Monday night, I am privileged to participate in a panel discussion on "Corporate Holiness", following a heart-searching message by Dr. Jim Garlow.
Home late on Wednesday.

Thursday, June 05, 2008

Great Music


My son, Ryan, has been writing some great music with powerful lyrics recently. You can hear them here. Stop by and pay him a visit, and maybe download a song or two. (they're free!)
My favorite is "The Burden of the Blessed." He wrote it a couple of days ago for our June 22 church service.
"Don't ask where God is when you hear the people cry. If Jesus lives inside of us, then where does the blame lie? Instead of asking 'where was God', instead ask, 'where was I?"

My Friend

I travelled four hours yesterday to visit my dear friend, John Metz, who is in the critical care unit at Luther Hospital.

Before moving to Eau Claire recently, John and Phyllis were pillars of Hayward Wesleyan Church. We miss them terribly.

John had an uncanny way of finding things that were wrong. For instance, if we were off in our budget calculations, John would undoubtedly find it, and point it out. He wouldn't let me get away with any slacking, sloppiness or stupidity. If I'd do something dumb, John would show up at my office the next day for a "visit."

At first, it bugged me. I wondered why John was so critical, though I knew he loved me, and was only trying to help. Then, it dawned on me:

Companies pay BIG BUCKS for Quality Control -- and I get mine for FREE! John was my Quality Control Department!!

He taught me how to delegate authority (rather than tasks.) I have taught this same lesson, now, to many pastors across the country.

He taught me that an early hour spent planning saves three late hours of scrambling.

He taught me to start meetings on time. (Starting late rewards the tardy and punishes the prompt.)

He taught me that every donated dollar is important, and must be handled with utmost wisdom, respect and stewardship.

He tried to teach me the importance of long range planning -- but I'm still learning that one.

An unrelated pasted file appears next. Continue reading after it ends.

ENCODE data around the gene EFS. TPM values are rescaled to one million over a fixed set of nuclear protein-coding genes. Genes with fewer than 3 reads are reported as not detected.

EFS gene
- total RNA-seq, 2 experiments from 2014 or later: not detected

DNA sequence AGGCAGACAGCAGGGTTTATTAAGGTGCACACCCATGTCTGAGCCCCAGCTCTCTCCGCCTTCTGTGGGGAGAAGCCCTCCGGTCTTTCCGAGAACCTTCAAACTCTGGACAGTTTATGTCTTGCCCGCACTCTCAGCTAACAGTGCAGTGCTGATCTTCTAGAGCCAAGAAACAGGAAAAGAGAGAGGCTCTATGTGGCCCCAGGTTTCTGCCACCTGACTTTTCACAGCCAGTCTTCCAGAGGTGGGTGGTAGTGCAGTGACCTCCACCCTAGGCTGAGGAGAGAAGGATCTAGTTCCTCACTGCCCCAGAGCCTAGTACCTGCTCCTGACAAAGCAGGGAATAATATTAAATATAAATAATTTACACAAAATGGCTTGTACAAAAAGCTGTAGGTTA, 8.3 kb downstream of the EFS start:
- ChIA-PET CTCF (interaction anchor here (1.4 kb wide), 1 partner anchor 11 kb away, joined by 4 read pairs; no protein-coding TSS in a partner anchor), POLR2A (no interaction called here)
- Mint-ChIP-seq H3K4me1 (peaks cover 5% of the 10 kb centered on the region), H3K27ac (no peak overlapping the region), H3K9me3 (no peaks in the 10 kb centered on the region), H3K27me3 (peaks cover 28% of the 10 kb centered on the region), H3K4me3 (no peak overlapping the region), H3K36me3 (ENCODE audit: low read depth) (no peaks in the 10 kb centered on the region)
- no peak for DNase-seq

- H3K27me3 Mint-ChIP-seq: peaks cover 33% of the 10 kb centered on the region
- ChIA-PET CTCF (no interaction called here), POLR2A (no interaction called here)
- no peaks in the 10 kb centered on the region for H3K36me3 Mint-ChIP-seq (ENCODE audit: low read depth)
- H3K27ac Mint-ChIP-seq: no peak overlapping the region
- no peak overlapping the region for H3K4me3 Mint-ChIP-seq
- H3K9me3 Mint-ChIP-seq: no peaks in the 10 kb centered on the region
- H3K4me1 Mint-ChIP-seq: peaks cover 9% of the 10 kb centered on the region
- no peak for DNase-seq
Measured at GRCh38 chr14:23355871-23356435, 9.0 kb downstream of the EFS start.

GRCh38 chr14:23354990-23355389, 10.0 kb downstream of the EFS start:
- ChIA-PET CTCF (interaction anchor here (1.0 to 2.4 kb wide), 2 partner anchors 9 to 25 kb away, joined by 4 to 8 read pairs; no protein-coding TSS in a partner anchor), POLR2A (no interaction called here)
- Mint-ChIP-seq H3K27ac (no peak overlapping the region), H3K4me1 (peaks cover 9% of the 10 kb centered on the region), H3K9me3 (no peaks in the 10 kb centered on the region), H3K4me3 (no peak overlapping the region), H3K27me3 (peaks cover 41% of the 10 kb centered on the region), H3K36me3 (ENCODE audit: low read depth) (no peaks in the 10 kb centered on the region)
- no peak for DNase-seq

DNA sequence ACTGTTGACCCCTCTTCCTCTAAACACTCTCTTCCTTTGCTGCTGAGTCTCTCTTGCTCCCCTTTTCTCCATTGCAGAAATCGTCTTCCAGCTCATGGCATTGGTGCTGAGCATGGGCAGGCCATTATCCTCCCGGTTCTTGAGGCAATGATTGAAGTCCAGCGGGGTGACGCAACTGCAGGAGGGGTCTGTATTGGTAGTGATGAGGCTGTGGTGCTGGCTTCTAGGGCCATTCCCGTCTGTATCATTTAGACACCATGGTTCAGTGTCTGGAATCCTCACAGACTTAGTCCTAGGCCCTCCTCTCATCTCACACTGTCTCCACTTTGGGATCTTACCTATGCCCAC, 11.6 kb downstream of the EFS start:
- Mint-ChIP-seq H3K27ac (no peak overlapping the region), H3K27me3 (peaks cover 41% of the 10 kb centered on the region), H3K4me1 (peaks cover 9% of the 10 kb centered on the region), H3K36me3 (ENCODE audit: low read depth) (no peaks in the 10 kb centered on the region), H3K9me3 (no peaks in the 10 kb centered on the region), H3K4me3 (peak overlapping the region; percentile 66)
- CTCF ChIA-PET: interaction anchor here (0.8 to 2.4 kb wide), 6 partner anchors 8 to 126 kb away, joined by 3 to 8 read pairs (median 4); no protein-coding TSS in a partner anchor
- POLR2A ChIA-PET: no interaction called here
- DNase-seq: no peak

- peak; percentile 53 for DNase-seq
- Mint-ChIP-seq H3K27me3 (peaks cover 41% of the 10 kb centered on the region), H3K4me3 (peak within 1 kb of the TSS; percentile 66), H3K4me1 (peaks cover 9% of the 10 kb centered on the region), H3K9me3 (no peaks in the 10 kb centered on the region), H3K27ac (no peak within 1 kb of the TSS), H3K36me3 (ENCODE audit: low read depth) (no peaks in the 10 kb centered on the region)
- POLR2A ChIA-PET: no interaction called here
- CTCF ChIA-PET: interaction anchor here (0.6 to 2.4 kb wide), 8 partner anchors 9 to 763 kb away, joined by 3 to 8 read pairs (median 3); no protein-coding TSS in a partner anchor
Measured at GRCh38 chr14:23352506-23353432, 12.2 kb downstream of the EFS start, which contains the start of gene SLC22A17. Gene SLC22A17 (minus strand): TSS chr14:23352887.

One day, just before launching a much needed building project, I got cold feet. "We don't want to get ahead of God," I explained. (My attempt to spiritualize fear)

To that, John replied, "And we don't want to lag too far behind Him either!!"

Wednesday, June 04, 2008

Our Baptism Video



Thanks to Jeremy Mavis for creating this beautiful tribute to our Lord and His redeeming grace.

Happy Marriage


Researchers have uncovered clues as to why Cathy and I have such a happy marriage.
(Rats -- just discovered that the link doesn't work! Sorry for leading you down the wrong path. Basically, the article said that beautiful women matched up with ugly guys have the best marriages because the ugly guy is happy to be with the beautiful woman -- and the beautiful woman feels even more beautiful around the ugly guy.)

Monday, June 02, 2008

Fear Nothing

Go courageously to do whatever
you are called to do.
If you have any fears, say to your soul:
"The Lord will provide for us.”

If your weakness troubles you,
cast yourselves on God,
and trust in Him.

The apostles were mostly unlearned fishermen,
but God gave them learning enough
for the work they had to do.

Trust in him,
depend on his providence;
fear nothing.

-- St. Francis De Sales (17th Century)

Sunday, June 01, 2008